The purpose of this publication is to explain the basics of which governmental agencies have jurisdictional responsibility for regulating wastewater in Missouri. Different state and local agencies have responsibility for regulating various wastewater treatment systems, from a simple septic system serving a single family residence to a centralized wastewater collection and treatment system serving an entire community.
10 CSR 20-2.010(26) defines domestic wastewater as “wastewater (i.e., human sewage) originating primarily from the sanitary conveniences of residences, commercial buildings, factories and institutions, including any water which may have infiltrated the sewers. Domestic wastewater excludes stormwater, animal waste, process waste and other similar waste.”
10 CSR 20-6.015(1)(B)10 defines process waste as “The waste, wastewater, sludges, biosolids and residuals originating from sanitary conveniences, or generated during manufacturing or processing, or results from the production or use of any raw material, intermediate product, finished product, byproduct or waste product and includes discharges from land application fields that occur as a result of the land application process.”
Missouri Department of Health and Senior Services or Local On-site Wastewater Authority
The Department of Health and Senior Services' On-site Wastewater Treatment Program or the local on-site wastewater authority, commonly the county health department, has jurisdiction limited to the following domestic wastewater treatment systems:
- An individual on-site wastewater treatment (septic) system with subsurface soils dispersal that serves a single family residence.
- An individual lagoon (earthen basin) that serves no more than a single family residence.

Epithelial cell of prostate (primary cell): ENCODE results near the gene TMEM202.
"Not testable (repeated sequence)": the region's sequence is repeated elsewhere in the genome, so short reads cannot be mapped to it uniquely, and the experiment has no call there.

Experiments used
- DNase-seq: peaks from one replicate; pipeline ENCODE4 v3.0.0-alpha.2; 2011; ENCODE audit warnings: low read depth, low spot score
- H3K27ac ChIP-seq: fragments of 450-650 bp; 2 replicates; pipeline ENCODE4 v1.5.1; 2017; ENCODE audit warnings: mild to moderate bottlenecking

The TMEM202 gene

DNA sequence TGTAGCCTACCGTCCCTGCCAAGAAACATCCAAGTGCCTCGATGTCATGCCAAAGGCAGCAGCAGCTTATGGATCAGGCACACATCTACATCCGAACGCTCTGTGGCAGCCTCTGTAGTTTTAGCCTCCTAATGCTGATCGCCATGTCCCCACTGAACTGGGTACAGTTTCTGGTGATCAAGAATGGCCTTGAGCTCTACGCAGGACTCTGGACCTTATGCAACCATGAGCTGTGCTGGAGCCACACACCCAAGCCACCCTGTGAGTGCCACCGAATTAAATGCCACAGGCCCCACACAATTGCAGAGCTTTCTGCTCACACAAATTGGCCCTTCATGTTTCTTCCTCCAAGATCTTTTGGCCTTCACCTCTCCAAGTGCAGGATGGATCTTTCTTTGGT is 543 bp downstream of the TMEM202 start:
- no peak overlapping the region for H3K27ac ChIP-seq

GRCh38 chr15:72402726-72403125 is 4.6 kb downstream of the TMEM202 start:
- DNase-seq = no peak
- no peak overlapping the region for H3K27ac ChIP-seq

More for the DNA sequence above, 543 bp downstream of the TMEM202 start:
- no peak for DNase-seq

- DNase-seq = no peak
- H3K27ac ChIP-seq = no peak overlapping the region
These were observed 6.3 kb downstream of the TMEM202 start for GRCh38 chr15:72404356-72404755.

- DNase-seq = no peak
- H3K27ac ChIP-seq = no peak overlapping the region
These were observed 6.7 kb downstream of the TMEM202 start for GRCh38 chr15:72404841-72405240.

- Cluster or centralized systems with subsurface soil dispersal under the same common promotional plan within the same operating location when the maximum daily flows of domestic wastewater is less than or equal to 3,000 gallons per day (gpd) including offices, motels/hotels, RV parks, theaters and restaurants.
Missouri Department of Natural Resources
The Missouri Department of Natural Resources’ jurisdiction and responsibilities include:
- The approval for the method of domestic wastewater treatment in new residential housing developments, such as subdivisions, recreational developments and multiple family housing units, and the expansion of an existing development if it meets specific criteria.
- All wastewater treatment systems with direct point source discharges and all surface land application systems regardless of maximum daily flows or type of waste treated.
- All lagoons (earthen basins), other than an individual single family residence lagoon, regardless of maximum daily flows or type of waste treated.
- Any facility that has a maximum daily flow of domestic wastewater greater than 3,000 gpd.
- All wastewater not defined as domestic wastewater, such as stormwater and wastewater generated from nonresidential sources such as wineries, slaughterhouses, dog kennels and industrial manufacturing.
Calculating Maximum Daily Flows vs. Water Use Data to Determine Jurisdiction
Calculating Maximum Daily Flows of Domestic Wastewater
Table 2A–Quantities of Domestic Sewage Flows within 19 CSR 20-3.060 Minimum Construction Standards for On-Site Sewage Disposal contains the criteria to calculate maximum daily design flows when determining jurisdictional responsibility for all new on-site wastewater treatment systems, or when increasing the daily flows for an existing on-site wastewater treatment system.
When a facility proposes two or more cluster systems within the same operating location and each system is designed to treat less than or equal to 3,000 gpd of domestic wastewater, the flows must be calculated together to determine jurisdiction regardless of the number of cluster systems. Individual on-site wastewater treatment systems serving a single family residence are not used to calculate maximum daily flows as described above.
Determining Jurisdiction Utilizing Water Use Data